Samantha Donnelly is known for her experimental assemblage and collage works, which combine awkward and beautiful, often overtly feminised materials and images into telling combinations. Donnelly uses high colour and shiny textured surfaces: make-up, false nails and other feminine detritus amongst more robust applications of fabric, plaster, wood, sheet plastics and holographic papers. Donnelly comments on the territory of marketed, consumed and performed femininity. She also carefully attends to the evocations her work produces across the whole gallery space; individual works form lyrical pools of colour interspersing mass with line, the baroque and the modern, refinement with excess.In her new work Reception at Standpoint Gallery, Donnelly turns her gaze to corporate reception spaces, sites of welcome and of social / economic filtering. She reimagines the interconnected spaces at Standpoint as a series of ‘welcome areas’.
Aesthetica spoke to Samantha about her new exhibition, Reception.
With the 20th century came bloodshed and genocide on a scale so vast and industrial even now it barely seems fathomable. The Nazi’s final solution stands out as the most heart wrenching. Now, the Ikon Gallery sees Yael Bartana’s And Europe Will Be Stunned, a trilogy of films based loosely on history, but strongly fabricated, to examine the darkest years of Bartana’s own religious persuasion, Judaism. Bartana’s nationality is also somewhat examined as Bartana is of Israeli decent. Along with the trilogy being screened is a segregated room of smaller supporting mixed media works that catch the echoes, as the sounds from the films collide throughout the gallery. The trilogy bestows a beautifully grotesque window in to coercion and anti-Semitism and trudges the murky waters where the politics of Zionism lay.
Winner of the Alfred Bauer award and FIPRESCI prize at Berlin, Tabu (2012, dir. Miguel Gomes) is a strange and intriguing film. It begins in Lisbon where Aurora, an elderly woman on her deathbed, wants to locate a man from her past. Her neighbour Pilar finds the man, Mr. Ventura, who tells the tale of his illicit liaison with Aurora in 1950s Africa, in the shadow of a mountain called “Tabu”. The film’s themes of old age and doomed love, as well as its sensitive black-and-white aesthetic, lead you to expect a work of self-conscious artistry, but Tabu is a film which doesn’t take itself too seriously. Small moments of ironic or absurd comedy lurk beneath its surface like the caiman Aurora keeps as a pet during her colonial days.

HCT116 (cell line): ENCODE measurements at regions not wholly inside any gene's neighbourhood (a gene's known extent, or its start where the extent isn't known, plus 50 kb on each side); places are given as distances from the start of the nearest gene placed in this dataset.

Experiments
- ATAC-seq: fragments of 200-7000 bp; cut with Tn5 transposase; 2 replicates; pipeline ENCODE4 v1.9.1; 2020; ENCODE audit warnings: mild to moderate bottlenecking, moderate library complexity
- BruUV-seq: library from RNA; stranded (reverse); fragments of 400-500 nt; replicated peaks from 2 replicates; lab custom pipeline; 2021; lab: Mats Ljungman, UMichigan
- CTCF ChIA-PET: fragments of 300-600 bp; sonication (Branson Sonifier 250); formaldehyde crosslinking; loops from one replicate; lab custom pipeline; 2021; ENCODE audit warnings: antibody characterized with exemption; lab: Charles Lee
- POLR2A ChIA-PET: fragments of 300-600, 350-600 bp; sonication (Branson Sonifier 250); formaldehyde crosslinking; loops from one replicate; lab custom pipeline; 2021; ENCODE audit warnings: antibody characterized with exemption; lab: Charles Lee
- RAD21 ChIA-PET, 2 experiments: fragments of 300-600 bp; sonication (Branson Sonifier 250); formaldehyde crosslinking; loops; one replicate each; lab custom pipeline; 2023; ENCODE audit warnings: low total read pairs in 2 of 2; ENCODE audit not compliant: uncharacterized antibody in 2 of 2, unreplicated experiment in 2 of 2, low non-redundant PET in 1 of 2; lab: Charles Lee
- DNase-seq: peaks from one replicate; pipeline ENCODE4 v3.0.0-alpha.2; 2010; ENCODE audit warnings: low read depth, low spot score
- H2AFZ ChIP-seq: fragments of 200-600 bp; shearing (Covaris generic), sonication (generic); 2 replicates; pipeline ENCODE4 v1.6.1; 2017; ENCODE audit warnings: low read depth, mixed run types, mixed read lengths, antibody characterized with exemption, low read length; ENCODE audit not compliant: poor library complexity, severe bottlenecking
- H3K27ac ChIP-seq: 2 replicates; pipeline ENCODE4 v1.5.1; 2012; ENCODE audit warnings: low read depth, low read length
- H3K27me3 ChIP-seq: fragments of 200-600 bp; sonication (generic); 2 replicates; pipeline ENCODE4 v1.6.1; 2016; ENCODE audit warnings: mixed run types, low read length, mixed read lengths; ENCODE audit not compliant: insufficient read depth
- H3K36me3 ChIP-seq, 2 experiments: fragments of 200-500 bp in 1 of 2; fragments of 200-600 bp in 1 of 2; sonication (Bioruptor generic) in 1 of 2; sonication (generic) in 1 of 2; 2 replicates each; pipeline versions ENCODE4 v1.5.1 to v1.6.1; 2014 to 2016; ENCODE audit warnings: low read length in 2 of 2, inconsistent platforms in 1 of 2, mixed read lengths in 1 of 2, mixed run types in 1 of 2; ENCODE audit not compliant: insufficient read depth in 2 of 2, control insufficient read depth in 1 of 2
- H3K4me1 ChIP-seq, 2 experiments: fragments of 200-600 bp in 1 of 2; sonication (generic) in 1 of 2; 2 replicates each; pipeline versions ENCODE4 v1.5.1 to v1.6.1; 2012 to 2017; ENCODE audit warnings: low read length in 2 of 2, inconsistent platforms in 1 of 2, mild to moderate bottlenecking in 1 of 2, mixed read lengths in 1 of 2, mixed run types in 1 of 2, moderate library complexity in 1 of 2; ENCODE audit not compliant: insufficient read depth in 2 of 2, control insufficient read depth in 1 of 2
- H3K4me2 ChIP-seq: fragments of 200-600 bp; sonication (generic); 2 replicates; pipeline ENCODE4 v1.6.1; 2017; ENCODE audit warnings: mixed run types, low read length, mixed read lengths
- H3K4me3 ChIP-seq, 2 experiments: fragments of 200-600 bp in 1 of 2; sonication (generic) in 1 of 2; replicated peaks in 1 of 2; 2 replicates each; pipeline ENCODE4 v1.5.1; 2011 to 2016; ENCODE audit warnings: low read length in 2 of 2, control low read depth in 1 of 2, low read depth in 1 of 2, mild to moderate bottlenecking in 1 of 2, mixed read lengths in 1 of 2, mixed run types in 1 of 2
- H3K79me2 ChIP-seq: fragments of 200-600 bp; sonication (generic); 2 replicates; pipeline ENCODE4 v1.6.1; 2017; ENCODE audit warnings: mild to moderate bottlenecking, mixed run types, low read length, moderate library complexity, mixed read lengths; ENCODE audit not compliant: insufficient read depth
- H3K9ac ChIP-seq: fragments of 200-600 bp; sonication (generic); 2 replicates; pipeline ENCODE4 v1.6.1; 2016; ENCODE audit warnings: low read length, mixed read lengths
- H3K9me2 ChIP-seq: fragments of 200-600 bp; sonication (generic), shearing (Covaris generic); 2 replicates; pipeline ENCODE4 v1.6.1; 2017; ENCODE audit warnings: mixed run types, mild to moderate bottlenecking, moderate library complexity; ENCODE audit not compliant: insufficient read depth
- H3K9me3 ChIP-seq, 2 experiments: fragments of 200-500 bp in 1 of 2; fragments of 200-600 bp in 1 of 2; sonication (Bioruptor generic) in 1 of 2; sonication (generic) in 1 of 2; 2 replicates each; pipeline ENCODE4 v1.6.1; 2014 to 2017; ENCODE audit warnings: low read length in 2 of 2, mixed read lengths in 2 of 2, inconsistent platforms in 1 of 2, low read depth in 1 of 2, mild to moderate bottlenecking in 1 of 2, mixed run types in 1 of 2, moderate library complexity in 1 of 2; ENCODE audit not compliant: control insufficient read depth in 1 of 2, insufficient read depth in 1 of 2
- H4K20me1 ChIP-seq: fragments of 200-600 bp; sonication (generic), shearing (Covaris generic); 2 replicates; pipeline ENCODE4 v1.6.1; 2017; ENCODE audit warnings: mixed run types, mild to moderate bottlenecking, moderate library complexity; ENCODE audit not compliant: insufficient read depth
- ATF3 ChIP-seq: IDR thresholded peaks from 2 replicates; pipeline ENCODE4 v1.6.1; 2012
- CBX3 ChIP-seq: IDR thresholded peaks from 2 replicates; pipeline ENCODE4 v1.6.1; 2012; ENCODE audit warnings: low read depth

This year’s 13th Venice Architecture Biennale provided the backdrop to the British Pavilion’s Venice Takeaway exhibition, which began in April this year when ten architecture teams went to ten countries to gather ideas to change British architecture. Crane.tv interviewed the ten teams, including Aberrant Architecture and Smout Allen, to hear about their findings and their proposals for the future of architecture.
The 21st of September is World Peace Day, a day of ceasefire across the globe and the chance for artists and organisations to demonstrate acts of peace. The films4peace collaboration is a selection of films curated by Mark Coetzee and features some of the most innovative artists interpreting the subject of peace through film.
SACRED, Chelsea Theatre’s exploration of live art and contemporary performance launches in October for an exciting new season. SACRED will run throughout the year, the first season beginning in October and running until February 2013, the second taking place from March to July. As well as a brand new format, a SACRED event will take place at Battersea Arts Centre this autumn adding another dimension to the programme.
Aesthetica spoke to Artistic Director Francis Alexander about SACRED and his excitement over the project.
Internationally acclaimed artist Kiki Smith, exhibits her first UK solo show since 2006 at Timothy Taylor Gallery this October and will feature sculpture, bronze wall reliefs, stained glass, porcelain figures and tapestry.
David Roberts’ private collection of contemporary work is about to go on display at The Hepworth Gallery, Wakefield. From the 27th October until the 3rd February To Hope, To Tremble, To Live will be exhibited for the first time in a gallery outside of London.
The 18th Encounters Short Film and Animation Festival takes place this September, at Bristol’s harbourside and across the city centre. The Festival’s stunning line-up for this year includes new visual art and animation exhibitions, pioneering 3D Soviet Russian work, a Finnish cross-dressing zombie band in a circus tent & much more.
Homecoming, an exhibition from London based artist Boo Ritson, will be opening on Tuesday the 10th October at the City Arts Center, Eleanor Kirkpatrick Gallery, Oklahoma City and will run until the 21st December. The new exhibition, seeks to express Boo Ritson’s life-long fascination with American culture, stereotypes and landscapes.
Nathan Coley, Turner prize nominee in 2007, is exhibiting in the plush, society spaces of The Haunch of Venison’s New Bond Street premises. Though the walls are white, the high ceiling, polished wooden floor, and extravagant marble stairs speak of the luxurious Mayfair surroundings.